SciELO - Scientific Electronic Library Online

 
vol.45 issue1Validation of the Pulmonary Embolism Severity Index for risk stratification after acute pulmonary embolism in a cohort of patients in BrazilDoes everyone who quit smoking gain weight? A real-world prospective cohort study author indexsubject indexarticles search
Home Pagealphabetic serial listing  

Services on Demand

Journal

Article

Indicators

Related links

Share


Jornal Brasileiro de Pneumologia

Print version ISSN 1806-3713On-line version ISSN 1806-3756

Abstract

MANCANO, Alexandre Dias et al. Incidence and morphological characteristics of the reversed halo sign in patients with acute pulmonary embolism and pulmonary infarction undergoing computed tomography angiography of the pulmonary arteries. J. bras. pneumol. [online]. 2019, vol.45, n.1, e20170438.  Epub Feb 25, 2019. ISSN 1806-3713.  http://dx.doi.org/10.1590/1806-3713/e20170438.

Objective:

To determine the incidence of the reversed halo sign (RHS) in patients with pulmonary infarction (PI) due to acute pulmonary embolism (PE), detected by computed tomography angiography (CTA) of the pulmonary arteries, and to describe the main morphological features of the RHS.

Methods:

We evaluated 993 CTA scans, stratified by the risk of PE, performed between January of 2010 and December of 2014. Although PE was detected in 164 scans (16.5%), three of those scans were excluded because of respiratory motion artifacts. Of the remaining 161 scans, 75 (46.6%) showed lesions consistent with PI, totaling 86 lesions. Among those lesions, the RHS was seen in 33 (38.4%, in 29 patients).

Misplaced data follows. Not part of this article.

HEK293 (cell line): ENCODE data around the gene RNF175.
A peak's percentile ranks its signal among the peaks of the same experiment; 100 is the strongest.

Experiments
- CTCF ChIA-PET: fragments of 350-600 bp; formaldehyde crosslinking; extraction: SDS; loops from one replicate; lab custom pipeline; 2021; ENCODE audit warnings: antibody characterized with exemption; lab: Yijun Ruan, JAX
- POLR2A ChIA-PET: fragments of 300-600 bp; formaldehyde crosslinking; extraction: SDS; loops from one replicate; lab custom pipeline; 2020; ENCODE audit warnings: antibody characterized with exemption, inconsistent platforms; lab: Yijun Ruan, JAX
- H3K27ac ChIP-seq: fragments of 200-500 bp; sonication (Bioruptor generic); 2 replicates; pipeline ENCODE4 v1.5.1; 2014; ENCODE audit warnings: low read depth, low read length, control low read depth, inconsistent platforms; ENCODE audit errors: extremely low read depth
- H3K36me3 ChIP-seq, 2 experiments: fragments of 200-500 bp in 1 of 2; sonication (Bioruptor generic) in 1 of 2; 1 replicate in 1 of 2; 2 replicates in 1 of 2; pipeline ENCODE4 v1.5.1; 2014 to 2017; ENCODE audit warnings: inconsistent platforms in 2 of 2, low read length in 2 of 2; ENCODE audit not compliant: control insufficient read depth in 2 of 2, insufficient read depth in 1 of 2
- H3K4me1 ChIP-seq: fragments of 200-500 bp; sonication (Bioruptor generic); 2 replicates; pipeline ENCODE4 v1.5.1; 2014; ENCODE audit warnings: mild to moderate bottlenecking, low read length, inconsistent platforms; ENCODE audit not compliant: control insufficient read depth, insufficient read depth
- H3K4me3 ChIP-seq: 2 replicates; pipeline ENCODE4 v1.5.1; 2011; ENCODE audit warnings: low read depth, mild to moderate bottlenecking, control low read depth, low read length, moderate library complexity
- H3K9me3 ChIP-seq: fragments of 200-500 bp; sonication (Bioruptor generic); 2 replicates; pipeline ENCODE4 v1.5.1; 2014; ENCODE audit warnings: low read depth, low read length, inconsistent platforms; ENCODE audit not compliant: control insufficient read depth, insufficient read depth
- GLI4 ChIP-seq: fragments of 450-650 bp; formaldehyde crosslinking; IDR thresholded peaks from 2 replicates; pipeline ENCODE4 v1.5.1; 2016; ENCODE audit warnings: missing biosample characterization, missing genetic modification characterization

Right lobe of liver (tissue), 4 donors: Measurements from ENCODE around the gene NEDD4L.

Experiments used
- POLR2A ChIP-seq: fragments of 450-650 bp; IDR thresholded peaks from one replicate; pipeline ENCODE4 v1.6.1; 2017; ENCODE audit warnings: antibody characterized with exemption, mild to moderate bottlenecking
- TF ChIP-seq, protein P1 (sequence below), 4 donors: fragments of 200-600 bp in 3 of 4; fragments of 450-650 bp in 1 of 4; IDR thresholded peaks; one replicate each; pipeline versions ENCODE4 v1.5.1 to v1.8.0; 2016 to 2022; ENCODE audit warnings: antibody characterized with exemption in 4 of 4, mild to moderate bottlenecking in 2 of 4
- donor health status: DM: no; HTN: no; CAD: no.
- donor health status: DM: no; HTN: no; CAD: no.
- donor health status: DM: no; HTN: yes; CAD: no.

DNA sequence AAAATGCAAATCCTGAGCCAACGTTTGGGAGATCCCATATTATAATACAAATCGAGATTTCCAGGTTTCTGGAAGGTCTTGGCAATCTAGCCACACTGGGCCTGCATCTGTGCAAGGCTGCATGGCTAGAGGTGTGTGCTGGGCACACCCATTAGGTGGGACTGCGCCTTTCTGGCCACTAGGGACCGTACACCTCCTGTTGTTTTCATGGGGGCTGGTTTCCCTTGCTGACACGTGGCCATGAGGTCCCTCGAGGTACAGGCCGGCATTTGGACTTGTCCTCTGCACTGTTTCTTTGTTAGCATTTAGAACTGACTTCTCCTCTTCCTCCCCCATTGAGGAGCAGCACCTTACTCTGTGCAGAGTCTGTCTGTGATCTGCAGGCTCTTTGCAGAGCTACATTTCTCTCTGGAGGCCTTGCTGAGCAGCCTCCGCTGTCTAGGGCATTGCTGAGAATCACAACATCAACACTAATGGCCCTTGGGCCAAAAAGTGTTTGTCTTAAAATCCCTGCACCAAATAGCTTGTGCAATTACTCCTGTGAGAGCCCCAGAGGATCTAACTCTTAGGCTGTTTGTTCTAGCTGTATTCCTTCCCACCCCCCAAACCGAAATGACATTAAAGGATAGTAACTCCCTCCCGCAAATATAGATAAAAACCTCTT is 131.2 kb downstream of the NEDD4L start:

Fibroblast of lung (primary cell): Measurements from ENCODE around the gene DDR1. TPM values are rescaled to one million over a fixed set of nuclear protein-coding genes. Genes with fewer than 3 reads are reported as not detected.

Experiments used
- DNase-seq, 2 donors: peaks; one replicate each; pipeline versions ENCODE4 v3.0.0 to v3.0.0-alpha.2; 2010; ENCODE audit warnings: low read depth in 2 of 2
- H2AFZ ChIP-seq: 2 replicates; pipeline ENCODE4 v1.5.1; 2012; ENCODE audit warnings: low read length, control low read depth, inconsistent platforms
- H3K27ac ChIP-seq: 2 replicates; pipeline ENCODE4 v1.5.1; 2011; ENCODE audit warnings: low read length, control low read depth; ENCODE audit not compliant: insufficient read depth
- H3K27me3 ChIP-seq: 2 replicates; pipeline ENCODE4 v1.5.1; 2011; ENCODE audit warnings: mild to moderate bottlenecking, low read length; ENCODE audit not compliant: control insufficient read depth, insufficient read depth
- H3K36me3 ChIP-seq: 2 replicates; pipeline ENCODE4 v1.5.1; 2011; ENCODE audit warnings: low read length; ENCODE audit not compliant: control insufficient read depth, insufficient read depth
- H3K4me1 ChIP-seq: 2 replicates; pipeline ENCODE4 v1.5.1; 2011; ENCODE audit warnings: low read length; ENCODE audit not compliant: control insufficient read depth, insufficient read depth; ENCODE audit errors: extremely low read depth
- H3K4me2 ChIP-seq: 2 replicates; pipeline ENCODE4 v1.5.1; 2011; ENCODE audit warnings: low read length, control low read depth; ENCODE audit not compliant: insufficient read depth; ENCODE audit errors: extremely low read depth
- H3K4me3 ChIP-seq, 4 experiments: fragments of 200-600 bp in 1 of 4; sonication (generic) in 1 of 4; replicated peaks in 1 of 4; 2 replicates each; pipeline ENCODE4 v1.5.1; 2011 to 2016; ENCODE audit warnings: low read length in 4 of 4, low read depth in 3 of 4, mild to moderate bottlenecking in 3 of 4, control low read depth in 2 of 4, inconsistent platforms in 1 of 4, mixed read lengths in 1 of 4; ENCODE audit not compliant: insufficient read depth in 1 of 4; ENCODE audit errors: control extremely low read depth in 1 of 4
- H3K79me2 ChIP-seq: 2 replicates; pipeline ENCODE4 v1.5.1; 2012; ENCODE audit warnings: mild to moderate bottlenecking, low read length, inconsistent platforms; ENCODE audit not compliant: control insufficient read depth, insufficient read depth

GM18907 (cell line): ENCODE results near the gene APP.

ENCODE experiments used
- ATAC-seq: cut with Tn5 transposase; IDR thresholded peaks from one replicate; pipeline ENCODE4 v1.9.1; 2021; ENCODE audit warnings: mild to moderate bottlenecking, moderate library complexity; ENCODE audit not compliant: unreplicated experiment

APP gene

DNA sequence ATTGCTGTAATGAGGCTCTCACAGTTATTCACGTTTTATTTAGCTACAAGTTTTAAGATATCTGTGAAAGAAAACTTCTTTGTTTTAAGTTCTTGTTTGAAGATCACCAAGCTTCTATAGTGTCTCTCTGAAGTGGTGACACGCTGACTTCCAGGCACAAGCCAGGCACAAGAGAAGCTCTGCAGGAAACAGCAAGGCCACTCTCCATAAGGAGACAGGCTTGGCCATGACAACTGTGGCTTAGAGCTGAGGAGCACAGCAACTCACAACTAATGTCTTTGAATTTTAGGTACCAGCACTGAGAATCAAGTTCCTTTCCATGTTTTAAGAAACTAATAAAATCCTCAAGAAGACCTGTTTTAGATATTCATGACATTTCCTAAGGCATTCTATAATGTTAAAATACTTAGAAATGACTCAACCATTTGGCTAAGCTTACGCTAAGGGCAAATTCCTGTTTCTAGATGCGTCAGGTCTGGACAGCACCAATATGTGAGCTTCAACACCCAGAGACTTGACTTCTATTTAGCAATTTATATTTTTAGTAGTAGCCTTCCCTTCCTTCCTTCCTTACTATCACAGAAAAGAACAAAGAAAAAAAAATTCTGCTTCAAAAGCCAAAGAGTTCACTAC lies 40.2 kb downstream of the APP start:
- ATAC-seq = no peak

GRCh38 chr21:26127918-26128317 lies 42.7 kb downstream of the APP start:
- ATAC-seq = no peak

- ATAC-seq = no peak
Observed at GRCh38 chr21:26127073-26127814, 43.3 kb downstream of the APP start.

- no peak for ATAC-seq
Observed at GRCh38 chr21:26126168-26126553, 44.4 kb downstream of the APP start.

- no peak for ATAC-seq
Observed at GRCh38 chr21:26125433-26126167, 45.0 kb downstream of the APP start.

Results:

Among the 29 patients with scans showing lesions characteristic of PI with the RHS, 25 (86.2%) had a single lesion and 4 (13.8%) had two, totaling 33 lesions. In all cases, the RHS was in a subpleural location. To standardize the analysis, all images were interpreted in the axial plane. Among those 33 lesions, the RHS was in the right lower lobe in 17 (51.5%), in the left lower lobe in 10 (30.3%), in the lingula in 5 (15.2%), and in the right upper lobe in 1 (3.0%). Among those same 33 lesions, areas of low attenuation were seen in 29 (87.9%). The RHS was oval in 24 (72.7%) of the cases and round in 9 (27.3%). Pleural effusion was seen in 21 (72.4%) of the 29 patients with PI and the RHS.

Conclusions:

A diagnosis of PE should be considered when there are findings such as those described here, even in patients with nonspecific clinical symptoms.

Keywords : Pulmonary embolism; Pulmonary infarction; Computed tomography angiography.

        · abstract in Portuguese     · text in English | Portuguese     · English ( pdf ) | Portuguese ( pdf )